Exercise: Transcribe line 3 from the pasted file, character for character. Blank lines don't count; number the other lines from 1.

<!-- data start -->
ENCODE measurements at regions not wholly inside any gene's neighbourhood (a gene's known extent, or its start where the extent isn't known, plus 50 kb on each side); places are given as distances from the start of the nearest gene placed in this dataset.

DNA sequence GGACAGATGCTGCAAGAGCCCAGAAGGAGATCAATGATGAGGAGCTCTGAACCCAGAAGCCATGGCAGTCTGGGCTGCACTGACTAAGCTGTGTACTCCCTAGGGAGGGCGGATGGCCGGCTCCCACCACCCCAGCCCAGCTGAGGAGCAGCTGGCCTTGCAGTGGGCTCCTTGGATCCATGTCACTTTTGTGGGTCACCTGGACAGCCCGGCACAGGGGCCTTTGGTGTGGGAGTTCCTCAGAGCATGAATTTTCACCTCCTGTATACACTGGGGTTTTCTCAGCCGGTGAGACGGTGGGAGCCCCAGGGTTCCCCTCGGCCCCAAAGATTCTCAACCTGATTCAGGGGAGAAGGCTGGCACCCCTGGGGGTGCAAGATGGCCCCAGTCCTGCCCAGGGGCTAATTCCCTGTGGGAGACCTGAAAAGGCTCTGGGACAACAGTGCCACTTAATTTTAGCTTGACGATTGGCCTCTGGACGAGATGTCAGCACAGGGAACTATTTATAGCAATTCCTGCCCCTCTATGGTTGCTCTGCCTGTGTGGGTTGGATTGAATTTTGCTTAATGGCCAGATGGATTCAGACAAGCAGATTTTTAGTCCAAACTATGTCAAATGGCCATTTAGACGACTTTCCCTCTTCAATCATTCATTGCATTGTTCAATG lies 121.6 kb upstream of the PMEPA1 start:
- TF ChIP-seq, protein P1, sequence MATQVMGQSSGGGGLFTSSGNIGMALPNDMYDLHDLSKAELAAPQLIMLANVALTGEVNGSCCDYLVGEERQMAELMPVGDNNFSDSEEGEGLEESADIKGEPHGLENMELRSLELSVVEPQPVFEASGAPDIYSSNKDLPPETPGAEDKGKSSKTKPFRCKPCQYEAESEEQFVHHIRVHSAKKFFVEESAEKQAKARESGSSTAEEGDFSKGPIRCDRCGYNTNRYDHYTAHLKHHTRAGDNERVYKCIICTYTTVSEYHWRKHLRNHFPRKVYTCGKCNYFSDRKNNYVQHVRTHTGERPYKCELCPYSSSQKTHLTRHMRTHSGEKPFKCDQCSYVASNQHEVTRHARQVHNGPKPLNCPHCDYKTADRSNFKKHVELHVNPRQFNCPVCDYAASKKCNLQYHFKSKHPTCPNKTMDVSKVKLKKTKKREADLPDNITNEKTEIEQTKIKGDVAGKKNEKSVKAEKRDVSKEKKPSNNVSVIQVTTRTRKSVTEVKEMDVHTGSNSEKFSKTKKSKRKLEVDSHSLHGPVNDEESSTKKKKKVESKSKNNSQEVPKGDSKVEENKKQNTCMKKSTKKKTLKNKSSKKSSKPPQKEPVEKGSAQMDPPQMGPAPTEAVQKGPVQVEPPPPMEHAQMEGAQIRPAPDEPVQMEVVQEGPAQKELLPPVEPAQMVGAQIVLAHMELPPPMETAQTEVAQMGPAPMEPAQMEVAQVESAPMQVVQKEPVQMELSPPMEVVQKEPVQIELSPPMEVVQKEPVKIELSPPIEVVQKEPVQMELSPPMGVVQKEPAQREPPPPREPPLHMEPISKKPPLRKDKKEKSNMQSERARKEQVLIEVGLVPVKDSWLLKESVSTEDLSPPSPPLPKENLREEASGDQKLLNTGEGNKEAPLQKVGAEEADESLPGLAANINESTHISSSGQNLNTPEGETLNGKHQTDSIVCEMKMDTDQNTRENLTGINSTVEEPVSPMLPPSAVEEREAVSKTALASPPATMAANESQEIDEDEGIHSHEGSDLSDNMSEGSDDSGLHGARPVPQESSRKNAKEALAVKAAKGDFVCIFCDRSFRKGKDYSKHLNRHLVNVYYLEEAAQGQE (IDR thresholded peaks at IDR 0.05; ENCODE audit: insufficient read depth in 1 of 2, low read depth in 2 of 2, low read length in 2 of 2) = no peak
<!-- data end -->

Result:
- TF ChIP-seq, protein P1, sequence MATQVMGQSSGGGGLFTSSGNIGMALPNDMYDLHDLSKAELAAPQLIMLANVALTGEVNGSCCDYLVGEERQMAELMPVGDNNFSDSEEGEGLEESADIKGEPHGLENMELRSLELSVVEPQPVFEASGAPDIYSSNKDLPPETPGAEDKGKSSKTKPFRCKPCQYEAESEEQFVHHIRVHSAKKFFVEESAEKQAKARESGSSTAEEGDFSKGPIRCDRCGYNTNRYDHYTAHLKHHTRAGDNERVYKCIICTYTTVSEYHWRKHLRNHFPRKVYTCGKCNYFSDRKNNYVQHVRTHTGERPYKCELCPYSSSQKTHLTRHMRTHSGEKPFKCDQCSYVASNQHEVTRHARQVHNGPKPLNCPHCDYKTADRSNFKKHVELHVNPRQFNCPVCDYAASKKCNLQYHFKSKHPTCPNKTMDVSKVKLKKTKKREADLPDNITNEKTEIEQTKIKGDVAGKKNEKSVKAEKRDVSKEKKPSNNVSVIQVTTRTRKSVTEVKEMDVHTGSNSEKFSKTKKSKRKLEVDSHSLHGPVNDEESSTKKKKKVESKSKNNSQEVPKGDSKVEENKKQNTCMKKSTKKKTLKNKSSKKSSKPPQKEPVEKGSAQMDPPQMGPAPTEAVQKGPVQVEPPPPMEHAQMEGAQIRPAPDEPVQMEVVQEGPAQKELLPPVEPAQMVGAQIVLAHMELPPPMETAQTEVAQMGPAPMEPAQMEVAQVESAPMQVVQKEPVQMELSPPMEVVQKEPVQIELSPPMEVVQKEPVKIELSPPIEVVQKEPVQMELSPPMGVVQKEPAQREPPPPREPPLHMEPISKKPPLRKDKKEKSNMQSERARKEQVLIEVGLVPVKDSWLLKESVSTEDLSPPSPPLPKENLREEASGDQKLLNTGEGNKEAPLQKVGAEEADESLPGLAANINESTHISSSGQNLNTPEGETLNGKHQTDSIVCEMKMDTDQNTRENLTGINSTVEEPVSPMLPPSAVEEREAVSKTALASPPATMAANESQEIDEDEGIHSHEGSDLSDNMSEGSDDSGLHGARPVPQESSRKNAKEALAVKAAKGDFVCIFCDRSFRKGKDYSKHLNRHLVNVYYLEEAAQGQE (IDR thresholded peaks at IDR 0.05; ENCODE audit: insufficient read depth in 1 of 2, low read depth in 2 of 2, low read length in 2 of 2) = no peak